With Gal Gadot's depiction of the title character in director Patty Jenkins' "Wonder Woman," we at long last have a superhero who is, well, really super. The beauty breathes revivifying life into a genre that has of late become contrived, overburdened with character minutiae only zealots care about, and saddled with storylines that mistake convolution for ingenuity. While doubtless the merchandisers will make a fortune selling the lunchboxes, pajamas and other tchotchkes celebrating the franchise, for once the commercial hype can't approach the artistic triumph.
Harking back to the original, uplifting purpose of superheroes, Jenkins' superbly directed meld of adventure, social conscience and eye-filling visuals should deservedly attract those filmgoers who otherwise wouldn't think twice of considering such fare. But there has been much buzz about its humanitarian notions regarding gender equality, civil rights and other sacred values our better instincts attempt to find in art whenever dark forces threaten to cloud them in reality. One can make a case for the film as a grand metaphor in the cause of democracy.
While "Wonder Woman" cannot jump from the screen a la Woody Allen's "Purple Rose of Cairo" (1985) to restore civility and dignity to our national image, her heartening example reminds us what that looks like, and that it's worth fighting to reinstate our better self. Just speculating here, but I've little doubt the Founding Fathers would expect no less. Of course Diana, Princess of Themyscira — Wonder Woman or Diana Prince to us — answers to a higher authority.
A demigoddess with roots in Hellenic theology, she's all about justice and reason. She needs little prodding. Still, it hurts neither her nor our romantic sense when Steve Trevor, a handsome, World War I aviator/spy on a secret mission played by Chris Pine, crash lands just off her shore. After Diana saves him and he tells her how the mortal world is in the grips of evil, she figures that it's her fight, too. You see, she's heard of this legendary threat her whole life. Surely it's that accursed Ares, the god of war, who's causing all the misery, death and destruction.
Naturally, Steve wants to get back to the fray alone. But you know how it goes when a goddess sets her mind to something, especially if she's become protective of, and curious about, a brave, dashing mortal from another world. Hence the stage is set for a great and virtuous partnership in the name of ending the war to end all wars. Screenwriter Allan Heinberg, working from a story he created with Jason Fuchs and Zack Snyder, fashions a splendid mix of actual history, Greek mythology and comic book lore that director Jenkins molds into an action-packed civics lesson.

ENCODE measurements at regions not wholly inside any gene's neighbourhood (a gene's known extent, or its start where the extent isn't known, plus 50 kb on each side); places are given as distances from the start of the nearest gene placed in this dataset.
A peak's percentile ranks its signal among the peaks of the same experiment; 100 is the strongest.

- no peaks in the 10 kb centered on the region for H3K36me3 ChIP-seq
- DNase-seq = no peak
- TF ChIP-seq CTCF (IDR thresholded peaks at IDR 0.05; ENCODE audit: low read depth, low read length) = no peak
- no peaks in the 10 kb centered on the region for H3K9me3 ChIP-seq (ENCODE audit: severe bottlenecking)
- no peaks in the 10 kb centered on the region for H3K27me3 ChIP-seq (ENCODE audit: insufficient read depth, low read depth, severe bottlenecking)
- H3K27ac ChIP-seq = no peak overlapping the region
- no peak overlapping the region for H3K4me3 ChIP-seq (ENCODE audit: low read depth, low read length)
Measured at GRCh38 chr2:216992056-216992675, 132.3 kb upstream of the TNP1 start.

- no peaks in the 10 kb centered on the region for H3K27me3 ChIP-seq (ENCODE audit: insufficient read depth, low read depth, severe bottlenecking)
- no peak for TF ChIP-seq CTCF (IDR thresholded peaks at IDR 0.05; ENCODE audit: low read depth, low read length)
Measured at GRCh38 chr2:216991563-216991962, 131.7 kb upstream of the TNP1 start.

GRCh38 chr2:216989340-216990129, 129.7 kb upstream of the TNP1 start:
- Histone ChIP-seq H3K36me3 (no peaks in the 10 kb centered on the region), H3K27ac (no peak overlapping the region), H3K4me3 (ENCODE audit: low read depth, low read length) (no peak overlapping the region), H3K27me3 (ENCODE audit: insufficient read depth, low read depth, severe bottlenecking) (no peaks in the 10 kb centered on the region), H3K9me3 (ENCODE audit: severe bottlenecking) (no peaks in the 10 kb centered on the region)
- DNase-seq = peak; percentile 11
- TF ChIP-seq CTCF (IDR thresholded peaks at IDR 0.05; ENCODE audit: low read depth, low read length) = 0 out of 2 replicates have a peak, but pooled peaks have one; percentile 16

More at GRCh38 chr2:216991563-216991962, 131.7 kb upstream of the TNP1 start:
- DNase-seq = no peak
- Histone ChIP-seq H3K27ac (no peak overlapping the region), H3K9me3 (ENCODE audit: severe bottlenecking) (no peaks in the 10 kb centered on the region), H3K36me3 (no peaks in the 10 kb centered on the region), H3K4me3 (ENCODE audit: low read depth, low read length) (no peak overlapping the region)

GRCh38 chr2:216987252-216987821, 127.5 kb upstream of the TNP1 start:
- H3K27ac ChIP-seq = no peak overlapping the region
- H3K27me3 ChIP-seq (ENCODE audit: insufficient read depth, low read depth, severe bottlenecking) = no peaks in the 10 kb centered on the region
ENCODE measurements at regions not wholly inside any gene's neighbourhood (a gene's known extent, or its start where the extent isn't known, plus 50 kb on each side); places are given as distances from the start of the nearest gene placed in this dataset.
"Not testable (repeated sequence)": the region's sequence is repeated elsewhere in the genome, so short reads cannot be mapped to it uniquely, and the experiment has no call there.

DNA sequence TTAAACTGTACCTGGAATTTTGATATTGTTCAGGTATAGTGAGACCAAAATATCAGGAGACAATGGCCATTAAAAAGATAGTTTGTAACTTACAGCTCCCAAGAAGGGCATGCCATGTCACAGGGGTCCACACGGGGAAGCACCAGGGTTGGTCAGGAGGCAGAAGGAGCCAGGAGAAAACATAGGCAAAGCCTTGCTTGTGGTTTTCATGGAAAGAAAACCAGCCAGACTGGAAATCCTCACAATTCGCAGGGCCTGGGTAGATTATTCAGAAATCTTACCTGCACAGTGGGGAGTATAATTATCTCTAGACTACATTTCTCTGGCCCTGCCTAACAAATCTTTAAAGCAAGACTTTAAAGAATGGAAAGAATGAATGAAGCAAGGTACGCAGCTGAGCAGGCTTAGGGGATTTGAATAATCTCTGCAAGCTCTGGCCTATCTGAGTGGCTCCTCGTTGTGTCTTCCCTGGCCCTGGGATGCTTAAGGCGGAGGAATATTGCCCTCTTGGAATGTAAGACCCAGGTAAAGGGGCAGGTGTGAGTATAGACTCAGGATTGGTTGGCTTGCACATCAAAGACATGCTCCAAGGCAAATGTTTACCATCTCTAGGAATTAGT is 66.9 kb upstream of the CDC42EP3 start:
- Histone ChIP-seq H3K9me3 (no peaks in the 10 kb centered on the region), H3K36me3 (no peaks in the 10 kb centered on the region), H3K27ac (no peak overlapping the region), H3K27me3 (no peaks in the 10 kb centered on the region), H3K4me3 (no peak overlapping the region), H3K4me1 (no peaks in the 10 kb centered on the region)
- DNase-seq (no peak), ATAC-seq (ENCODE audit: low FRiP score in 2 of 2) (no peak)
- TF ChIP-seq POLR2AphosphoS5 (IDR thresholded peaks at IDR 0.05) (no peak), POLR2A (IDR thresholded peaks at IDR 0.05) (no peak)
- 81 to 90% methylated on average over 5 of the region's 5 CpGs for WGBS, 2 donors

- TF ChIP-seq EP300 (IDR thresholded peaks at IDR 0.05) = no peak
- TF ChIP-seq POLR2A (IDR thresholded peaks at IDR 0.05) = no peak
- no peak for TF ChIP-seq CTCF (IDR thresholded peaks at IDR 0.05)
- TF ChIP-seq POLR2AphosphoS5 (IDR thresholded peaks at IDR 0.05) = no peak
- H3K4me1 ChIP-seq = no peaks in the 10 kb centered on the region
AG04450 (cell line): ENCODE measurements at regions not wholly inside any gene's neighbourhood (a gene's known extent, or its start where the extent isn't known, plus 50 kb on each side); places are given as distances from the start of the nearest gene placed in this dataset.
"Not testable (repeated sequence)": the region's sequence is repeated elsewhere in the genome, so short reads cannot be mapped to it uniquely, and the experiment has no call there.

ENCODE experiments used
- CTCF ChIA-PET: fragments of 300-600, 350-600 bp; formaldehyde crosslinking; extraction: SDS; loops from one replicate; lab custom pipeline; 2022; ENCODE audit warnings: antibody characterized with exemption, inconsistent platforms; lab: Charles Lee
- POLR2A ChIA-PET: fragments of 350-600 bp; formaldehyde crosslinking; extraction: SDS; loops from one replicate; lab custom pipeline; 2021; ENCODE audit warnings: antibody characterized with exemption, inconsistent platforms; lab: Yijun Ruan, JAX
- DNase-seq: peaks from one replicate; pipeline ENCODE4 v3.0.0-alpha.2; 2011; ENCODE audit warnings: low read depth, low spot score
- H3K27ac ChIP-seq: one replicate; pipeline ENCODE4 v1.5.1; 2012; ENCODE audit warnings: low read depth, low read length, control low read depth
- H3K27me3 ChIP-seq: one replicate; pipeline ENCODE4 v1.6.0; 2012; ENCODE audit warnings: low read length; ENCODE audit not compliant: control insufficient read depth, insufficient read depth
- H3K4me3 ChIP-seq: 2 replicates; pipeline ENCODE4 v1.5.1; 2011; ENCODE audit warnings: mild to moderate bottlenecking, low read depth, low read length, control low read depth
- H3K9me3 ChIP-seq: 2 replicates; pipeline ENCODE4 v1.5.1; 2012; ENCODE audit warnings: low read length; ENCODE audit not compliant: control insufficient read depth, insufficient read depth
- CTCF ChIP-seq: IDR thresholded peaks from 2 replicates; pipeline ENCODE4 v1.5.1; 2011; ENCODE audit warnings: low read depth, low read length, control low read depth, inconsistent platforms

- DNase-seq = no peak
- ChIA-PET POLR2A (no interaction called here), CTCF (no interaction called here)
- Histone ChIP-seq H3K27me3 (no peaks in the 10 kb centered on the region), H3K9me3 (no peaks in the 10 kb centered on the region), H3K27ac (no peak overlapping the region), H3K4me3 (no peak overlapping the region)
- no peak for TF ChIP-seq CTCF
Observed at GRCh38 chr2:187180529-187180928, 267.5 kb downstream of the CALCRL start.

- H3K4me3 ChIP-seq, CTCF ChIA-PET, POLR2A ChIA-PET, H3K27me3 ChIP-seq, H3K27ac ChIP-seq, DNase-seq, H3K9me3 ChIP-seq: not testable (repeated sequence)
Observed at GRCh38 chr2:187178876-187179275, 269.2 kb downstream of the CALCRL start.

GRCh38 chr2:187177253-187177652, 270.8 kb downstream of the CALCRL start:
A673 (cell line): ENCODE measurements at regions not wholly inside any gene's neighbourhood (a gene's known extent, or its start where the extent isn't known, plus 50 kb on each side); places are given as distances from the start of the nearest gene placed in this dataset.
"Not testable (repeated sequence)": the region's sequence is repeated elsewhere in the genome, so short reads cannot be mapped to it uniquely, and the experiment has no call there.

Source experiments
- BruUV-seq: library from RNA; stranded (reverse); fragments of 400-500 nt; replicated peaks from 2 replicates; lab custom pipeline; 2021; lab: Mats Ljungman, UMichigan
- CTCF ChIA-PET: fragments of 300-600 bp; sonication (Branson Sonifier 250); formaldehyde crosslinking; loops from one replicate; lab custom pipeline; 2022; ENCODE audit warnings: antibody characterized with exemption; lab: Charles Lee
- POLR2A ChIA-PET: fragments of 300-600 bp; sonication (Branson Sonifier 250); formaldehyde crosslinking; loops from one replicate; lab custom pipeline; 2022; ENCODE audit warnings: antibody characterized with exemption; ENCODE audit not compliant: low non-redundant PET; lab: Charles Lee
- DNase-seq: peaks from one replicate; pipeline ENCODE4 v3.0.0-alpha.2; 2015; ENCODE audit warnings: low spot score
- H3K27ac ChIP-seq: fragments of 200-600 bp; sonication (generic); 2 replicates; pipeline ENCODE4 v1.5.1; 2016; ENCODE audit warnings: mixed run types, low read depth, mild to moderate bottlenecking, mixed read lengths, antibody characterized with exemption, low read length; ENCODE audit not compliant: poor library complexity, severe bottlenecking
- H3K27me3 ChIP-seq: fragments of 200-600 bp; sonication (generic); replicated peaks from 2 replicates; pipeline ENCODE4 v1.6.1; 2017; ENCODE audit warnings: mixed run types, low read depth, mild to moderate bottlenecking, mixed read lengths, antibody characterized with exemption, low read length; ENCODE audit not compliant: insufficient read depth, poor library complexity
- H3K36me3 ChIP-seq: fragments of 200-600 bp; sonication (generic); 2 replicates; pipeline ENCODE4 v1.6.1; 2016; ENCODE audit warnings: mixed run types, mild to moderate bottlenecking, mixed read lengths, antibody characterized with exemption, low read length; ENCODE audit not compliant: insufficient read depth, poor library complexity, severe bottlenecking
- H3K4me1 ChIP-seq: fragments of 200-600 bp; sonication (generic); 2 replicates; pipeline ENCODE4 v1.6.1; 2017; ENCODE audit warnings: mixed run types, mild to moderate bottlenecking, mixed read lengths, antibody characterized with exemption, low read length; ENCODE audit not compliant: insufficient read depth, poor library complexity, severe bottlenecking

But it's Gadot, whose persona, it is said, was sculpted from clay by her mom, Hippolyta, with a little help from Zeus, who gives the film its magic spark of enchantment. Aside from being beautiful, she possesses all the superhero gimmicks and trappings that capture the youthful portion of our imaginations: the lasso of truth, the bullet-stopping bracelets, and the projectile tiara.
At 5-foot-10 and the majestic stature befitting a demigod, her alluring embodiment of honor and morality gives credence to the philosophical ideal that truth is beauty and all that entails.
Complementing the traffic-stopping ingénue's stellar portrayal, Pine's gallant patriot is the perfect, mortal counterpart. Adding a smart note of levity between the challenges that befall them, the pair's getting-to-know-you tutorial is engagingly dreamy-eyed. Mutually charmed, but knowing they have a whole bunch of world saving to do before they can fully commit to their attraction, for now they must be content in epitomizing the thought that love conquers all.
Playing a Greek chorus to their heroic idealism, three Sancho Panzas provide added portraits of whimsy and courage while supplying the script with a fancifully winning slice of comic book sensibility and inclusion. Saïd Taghmaoui's diminutive Sameer, a spy who really wanted to be an actor, but was "the wrong color," comically ogles Diana whenever he's not scheming; Ewen Bremner's Charlie is a Scottish sharpshooter who drowns his posttraumatic syndrome in booze; and Eugene Brave Rock's Chief has a profound talent for smuggling people across front lines.
Facilitated through virtually seamless special effects, combined with award-worthy art direction, all of these exquisite ingredients are stunningly fitted into the WWI scenario with a period piece legitimacy that dramatically underlines the film's egalitarian message. That is, there is such a thing as objective truth; people are indeed capable of noble deeds even in the threatening face of corrupt, moneyed interests; and, despite what bigoted authoritarians might dictate to divide us, we are all one people.
Thus, while a defiantly obstructionist majority of our Congress has of late forgotten that they swore to uphold those principles and ideals, we can only hope their children or grandchildren will take them to see "Wonder Woman," who will entertainingly remind them of their duty.
"Wonder Woman," rated PG-13, is a Warner Bros. release directed by Patty Jenkins and stars Gal Gadot, Chris Pine and David Thewlis. Running time: 141 minutes
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